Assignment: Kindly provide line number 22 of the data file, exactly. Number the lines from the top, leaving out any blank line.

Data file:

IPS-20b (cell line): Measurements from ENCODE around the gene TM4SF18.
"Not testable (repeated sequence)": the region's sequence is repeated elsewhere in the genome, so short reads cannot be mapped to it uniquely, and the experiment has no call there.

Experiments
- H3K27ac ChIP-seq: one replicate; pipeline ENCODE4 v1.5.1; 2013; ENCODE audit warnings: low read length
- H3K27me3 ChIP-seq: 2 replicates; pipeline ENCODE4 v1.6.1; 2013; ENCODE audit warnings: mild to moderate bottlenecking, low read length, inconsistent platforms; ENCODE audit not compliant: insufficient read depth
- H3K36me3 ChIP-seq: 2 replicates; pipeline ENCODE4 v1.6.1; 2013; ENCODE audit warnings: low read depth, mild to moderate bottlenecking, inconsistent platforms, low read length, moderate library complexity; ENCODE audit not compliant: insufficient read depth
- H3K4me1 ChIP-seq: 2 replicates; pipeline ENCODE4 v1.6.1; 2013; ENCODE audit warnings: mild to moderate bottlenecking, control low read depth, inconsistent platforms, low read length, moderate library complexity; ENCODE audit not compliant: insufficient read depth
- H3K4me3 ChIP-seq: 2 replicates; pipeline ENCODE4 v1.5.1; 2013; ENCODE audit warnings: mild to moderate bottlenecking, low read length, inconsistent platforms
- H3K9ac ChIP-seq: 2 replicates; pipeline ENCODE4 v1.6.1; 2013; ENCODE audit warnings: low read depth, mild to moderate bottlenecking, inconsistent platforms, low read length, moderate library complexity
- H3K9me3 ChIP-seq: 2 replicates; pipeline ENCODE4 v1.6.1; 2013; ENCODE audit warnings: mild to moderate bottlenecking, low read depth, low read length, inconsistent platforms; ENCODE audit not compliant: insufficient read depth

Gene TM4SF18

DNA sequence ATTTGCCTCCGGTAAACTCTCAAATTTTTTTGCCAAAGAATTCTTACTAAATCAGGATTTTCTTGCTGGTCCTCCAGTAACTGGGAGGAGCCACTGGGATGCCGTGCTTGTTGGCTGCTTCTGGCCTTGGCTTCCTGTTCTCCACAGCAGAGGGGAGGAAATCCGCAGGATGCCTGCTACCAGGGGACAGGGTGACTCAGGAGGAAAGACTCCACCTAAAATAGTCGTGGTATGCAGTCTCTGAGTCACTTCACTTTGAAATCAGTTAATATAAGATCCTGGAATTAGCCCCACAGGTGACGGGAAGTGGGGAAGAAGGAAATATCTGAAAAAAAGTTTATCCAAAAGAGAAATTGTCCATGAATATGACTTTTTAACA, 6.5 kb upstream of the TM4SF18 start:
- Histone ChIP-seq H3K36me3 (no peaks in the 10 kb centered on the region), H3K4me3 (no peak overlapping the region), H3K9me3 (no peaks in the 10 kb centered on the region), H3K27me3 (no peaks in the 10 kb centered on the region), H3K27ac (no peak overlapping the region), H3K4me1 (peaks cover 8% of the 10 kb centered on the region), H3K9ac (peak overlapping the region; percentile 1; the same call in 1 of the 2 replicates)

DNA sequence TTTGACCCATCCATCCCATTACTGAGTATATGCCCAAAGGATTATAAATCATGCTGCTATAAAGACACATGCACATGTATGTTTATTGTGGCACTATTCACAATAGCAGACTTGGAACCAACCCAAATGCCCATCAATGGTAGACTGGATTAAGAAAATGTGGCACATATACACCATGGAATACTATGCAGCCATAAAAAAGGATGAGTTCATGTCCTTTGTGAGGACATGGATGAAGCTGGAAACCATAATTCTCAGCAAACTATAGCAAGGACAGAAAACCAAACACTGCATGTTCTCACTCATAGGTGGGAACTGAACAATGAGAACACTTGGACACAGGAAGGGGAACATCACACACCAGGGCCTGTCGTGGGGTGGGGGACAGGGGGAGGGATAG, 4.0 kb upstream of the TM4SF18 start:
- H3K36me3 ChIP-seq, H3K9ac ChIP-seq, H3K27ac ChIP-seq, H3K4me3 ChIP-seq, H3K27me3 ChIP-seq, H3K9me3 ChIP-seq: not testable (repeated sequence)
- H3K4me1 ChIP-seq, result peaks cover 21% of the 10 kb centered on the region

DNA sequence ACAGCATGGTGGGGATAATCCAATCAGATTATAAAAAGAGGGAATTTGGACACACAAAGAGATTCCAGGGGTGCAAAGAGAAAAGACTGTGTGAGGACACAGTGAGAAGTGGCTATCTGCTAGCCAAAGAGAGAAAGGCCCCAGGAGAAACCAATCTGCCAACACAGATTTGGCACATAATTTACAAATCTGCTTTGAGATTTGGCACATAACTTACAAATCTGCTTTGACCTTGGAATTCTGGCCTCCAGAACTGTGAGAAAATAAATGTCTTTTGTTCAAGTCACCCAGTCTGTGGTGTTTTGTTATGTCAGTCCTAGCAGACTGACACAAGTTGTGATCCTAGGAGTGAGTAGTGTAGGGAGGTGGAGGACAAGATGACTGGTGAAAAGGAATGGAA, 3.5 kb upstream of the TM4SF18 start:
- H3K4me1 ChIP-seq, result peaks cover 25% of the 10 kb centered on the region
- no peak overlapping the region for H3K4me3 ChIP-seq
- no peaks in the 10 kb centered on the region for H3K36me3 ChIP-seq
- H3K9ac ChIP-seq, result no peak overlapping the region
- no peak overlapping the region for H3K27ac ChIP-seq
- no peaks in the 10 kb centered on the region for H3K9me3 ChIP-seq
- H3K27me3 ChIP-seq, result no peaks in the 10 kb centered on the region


- no peak overlapping the region for H3K27ac ChIP-seq